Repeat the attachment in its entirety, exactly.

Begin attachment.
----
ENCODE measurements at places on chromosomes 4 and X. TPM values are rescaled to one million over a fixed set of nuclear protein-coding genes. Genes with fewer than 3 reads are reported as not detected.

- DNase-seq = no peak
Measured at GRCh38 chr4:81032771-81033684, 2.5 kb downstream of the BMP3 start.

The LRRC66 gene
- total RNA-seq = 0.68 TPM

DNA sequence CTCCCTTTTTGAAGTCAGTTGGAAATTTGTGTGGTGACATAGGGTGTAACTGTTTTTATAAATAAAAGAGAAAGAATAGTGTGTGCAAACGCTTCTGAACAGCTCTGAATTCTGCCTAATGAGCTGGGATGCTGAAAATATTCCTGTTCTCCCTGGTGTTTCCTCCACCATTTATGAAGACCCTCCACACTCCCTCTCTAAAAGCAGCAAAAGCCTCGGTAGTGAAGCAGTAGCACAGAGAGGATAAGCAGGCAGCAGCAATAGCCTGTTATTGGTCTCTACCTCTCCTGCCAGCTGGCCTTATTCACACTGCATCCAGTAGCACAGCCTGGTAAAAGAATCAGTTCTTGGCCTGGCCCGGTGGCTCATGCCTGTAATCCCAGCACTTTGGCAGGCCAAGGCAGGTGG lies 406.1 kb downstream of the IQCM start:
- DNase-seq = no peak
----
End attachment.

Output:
ENCODE measurements at places on chromosomes 4 and X. TPM values are rescaled to one million over a fixed set of nuclear protein-coding genes. Genes with fewer than 3 reads are reported as not detected.

- DNase-seq = no peak
Measured at GRCh38 chr4:81032771-81033684, 2.5 kb downstream of the BMP3 start.

The LRRC66 gene
- total RNA-seq = 0.68 TPM

DNA sequence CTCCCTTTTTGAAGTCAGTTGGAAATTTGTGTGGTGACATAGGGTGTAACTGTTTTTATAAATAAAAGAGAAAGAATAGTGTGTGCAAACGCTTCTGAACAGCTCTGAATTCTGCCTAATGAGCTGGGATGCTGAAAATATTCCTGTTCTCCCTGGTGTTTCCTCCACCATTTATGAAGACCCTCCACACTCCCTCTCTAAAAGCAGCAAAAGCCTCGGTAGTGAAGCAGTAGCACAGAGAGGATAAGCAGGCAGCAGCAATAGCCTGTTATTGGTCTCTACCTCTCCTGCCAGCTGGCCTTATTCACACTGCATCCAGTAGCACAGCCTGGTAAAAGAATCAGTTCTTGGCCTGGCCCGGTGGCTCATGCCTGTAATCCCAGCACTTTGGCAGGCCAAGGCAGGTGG lies 406.1 kb downstream of the IQCM start:
- DNase-seq = no peak